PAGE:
After years slogging it out on the Canadian comedy circuit, Tom Stade came to Wolverhampton to try his luck in Britain.
Enticed by the value of the British pound ("it was like making double the money!") he and his wife eventually settled in Edinburgh where you can now catch him in a 25 date residency as part of this year's annual Fringe Festival.
Known for his "Canadian stoner" accent and appearances on Live At The Appollo, Mock The Week and Michael McIntyre's Comedy Roadshow, Stade also had a hand in writing Frankie Boyle's critic-alienating (but actually quite funny) Tramadol Nights.
We caught up with Tom in London to talk about receiving advice from Robin Williams, fighting fishermen and how to give the best comedy show ever.
What the main different between doing TV and performing live?
When you do television shows there’s no room to suck. If you go on the show and suck in front of however many million people, they don’t give you a second chance. Live, it’s a bit easier. You can incorporate whatever happens into the performance. No one ever saw Richard Pryor do a bad live show because he was so good at doing just that, you know?
What’s the best advice you’ve ever received?
He’ll never remember he said this, not in a million goddam years, but my manager got me on a show with Robin Williams at Stand Up New York. I was on the bill with Ray Romano and Chris Rock and I was freaking out. Robin Williams came over and said, “You’re nervous man. I’d be nervous too, but listen: if you’re gonna be a star you might as well start acting like one.” That just kind of hit me. Burt Reynolds doesn’t get nervous before going onto a set, you know what I mean? Every time I go on I think "are you gonna give them this nervous guy, or are you gonna make them think they just witnessed something?"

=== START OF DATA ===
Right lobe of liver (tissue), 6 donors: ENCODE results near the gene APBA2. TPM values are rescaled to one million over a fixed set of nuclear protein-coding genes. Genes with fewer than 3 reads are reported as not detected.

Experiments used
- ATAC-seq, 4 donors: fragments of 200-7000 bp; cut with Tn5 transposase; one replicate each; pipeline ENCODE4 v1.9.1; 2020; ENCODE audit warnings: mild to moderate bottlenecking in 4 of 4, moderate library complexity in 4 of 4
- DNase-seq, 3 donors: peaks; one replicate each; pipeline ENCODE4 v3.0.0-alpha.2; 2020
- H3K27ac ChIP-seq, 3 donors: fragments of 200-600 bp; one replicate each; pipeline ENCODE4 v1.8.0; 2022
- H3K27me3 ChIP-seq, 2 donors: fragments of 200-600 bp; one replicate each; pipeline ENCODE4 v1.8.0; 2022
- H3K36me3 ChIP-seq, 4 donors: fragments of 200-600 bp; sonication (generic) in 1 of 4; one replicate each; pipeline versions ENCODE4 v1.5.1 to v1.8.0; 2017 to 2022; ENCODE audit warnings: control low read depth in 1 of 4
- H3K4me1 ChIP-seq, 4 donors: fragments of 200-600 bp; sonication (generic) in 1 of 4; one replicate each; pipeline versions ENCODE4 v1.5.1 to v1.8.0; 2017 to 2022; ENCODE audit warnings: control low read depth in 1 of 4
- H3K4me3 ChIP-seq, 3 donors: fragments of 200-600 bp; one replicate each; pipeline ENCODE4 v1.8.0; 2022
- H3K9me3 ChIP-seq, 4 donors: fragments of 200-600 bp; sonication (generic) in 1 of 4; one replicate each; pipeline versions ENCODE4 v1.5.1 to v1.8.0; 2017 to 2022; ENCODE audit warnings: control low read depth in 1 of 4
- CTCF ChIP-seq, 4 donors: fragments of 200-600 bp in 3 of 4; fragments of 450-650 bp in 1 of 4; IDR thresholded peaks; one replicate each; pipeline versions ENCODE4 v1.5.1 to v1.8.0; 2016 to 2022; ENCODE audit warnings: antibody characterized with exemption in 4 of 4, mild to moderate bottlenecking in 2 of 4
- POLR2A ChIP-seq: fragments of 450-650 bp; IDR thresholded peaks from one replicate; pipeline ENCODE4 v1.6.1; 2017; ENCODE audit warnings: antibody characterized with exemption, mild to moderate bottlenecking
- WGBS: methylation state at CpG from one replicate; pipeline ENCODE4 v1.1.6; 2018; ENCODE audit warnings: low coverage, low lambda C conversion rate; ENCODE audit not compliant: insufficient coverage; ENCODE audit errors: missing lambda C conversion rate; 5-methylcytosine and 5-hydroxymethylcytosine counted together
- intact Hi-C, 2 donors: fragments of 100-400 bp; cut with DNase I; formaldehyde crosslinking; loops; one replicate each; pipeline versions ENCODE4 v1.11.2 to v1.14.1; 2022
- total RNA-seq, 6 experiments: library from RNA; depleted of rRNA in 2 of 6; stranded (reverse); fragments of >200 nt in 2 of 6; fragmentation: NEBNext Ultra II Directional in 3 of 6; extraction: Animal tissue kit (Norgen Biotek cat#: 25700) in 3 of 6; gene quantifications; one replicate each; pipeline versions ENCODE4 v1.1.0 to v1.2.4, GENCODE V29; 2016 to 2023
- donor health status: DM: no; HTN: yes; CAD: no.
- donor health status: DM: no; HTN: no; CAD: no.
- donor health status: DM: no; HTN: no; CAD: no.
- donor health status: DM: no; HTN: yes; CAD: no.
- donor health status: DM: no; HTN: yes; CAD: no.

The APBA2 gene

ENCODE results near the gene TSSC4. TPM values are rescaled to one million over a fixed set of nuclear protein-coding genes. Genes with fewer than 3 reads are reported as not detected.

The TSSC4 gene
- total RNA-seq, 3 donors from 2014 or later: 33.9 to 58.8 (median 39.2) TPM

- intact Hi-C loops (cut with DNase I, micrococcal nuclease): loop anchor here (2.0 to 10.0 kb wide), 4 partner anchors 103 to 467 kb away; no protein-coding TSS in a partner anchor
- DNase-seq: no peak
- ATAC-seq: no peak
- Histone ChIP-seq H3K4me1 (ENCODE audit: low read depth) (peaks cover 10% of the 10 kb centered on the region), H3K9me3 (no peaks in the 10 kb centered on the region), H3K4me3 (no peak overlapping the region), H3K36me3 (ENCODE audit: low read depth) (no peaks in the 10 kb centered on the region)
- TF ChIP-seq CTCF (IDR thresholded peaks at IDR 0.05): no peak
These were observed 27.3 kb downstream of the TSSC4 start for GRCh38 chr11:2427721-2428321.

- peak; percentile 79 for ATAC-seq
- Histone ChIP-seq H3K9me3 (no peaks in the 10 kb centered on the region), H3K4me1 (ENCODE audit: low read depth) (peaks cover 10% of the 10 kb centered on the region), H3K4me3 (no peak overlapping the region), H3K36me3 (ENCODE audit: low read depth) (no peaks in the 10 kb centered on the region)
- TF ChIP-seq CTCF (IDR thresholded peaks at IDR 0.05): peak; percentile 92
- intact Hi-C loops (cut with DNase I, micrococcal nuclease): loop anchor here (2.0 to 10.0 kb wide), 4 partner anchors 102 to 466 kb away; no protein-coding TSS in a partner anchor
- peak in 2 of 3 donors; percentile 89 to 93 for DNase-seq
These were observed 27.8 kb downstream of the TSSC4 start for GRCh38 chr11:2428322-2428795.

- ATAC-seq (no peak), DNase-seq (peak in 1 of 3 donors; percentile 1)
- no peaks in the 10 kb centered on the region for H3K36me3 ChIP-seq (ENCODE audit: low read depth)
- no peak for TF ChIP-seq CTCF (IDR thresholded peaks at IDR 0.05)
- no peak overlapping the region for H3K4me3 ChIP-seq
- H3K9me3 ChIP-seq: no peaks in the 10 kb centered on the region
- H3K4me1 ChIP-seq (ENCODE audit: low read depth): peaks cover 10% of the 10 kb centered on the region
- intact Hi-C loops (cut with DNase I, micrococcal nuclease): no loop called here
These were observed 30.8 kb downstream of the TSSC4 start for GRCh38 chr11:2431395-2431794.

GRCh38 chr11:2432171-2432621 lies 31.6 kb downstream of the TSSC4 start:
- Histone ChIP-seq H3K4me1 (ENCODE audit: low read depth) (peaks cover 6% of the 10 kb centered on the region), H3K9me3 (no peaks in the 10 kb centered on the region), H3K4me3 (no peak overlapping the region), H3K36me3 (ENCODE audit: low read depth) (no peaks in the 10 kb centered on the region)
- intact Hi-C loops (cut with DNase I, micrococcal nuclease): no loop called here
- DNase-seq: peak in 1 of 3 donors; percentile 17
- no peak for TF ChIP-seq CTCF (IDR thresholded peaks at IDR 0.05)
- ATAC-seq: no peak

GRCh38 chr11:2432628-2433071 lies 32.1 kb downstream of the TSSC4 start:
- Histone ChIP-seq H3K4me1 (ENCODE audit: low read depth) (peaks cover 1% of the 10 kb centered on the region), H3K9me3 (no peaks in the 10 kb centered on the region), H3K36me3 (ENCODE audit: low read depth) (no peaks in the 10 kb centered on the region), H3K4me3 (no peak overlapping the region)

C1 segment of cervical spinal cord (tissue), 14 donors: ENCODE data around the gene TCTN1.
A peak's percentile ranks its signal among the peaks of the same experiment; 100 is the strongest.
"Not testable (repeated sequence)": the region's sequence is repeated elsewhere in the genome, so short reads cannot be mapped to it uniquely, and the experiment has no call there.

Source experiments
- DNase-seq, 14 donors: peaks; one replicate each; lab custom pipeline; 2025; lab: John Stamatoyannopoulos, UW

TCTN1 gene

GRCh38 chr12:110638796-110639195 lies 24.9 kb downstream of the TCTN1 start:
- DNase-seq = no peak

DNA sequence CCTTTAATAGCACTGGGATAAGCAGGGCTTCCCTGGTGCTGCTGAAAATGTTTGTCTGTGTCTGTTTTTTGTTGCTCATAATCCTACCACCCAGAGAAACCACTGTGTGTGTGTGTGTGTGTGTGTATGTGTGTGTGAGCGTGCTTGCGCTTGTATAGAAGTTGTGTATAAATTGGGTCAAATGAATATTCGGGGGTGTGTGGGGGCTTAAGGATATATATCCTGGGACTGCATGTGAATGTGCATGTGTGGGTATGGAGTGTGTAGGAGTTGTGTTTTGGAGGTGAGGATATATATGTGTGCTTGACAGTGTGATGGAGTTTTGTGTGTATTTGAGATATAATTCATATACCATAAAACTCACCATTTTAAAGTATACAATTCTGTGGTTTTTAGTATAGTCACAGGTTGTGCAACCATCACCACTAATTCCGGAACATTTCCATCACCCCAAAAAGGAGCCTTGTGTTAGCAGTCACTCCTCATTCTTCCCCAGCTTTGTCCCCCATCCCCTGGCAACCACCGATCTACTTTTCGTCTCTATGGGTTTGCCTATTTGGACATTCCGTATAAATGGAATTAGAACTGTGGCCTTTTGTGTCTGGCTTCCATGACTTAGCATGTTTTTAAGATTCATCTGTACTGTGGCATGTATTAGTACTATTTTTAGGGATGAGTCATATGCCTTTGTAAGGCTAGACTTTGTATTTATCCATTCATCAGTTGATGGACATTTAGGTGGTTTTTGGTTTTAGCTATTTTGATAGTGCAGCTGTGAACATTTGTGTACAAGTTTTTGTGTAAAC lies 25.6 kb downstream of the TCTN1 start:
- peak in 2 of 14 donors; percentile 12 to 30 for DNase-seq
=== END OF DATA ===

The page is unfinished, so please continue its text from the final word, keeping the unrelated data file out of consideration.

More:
What’s the worst gig you ever done?
Try the first 10 years of my career. One time me and a couple of Canadian friends drove about nine hours to this gig. We got there after leaving at 6am and we walked into the bar and the guy goes “Oh shit, that’s right, it’s comedy night!” He didn’t have anything prepared. The audience was just a couple of fishermen. After the show we ended up getting in a massive scrap because the bartender went around asking them for money to watch the show, when they were already there anyway.
How do you deal with hecklers?
There are two types of hecklers. The first are the ones who get lost in the show and feel connected and want to talk to you. Then there’s the guys who just don’t think you’re funny. They’re determined not to enjoy it. Sometimes I like these guys the most, then you can go into the audience and actually find out what’s going on with them – unless you’re one of these comedians that have a show that’s written like a monologue. They get very angry at hecklers, these monologue comics.
You got married in Vegas. What was that like?
The thing about Vegas is that it’s not really about getting married in Vegas, it’s about getting wasted. My wife and I had just come off a Hunter S Thompson, Route 66-style road trip and were completely fucked up. That’s something you can’t really do in the church. The best part was we could wear anything we wanted. I was in a cowboy hat and cutoff jeans.
What part does luck play in the career of a comedian?
I came over to England to be near my wife’s family. We decided to live in the middle of the country so I could travel all around to shows in London and all the shires full of people who don’t even know what year it is, so we settled in Wolverhampton. When you’re travelling you can end up in some fucked up places and Wolverhampton was one of those, but if I hadn’t been there I would have never written the meat market joke [see video], which ended up setting my career on fire.
What’s your advice for people watching a live comedy show?
When you come to comedy, be open to everything and you’ll have a dynamite time in that show, and life.
Tom Stade’s Decisions Decisions tour runs until August 24 at the Assembly Rooms, Edinburgh. tomstade.co.uk
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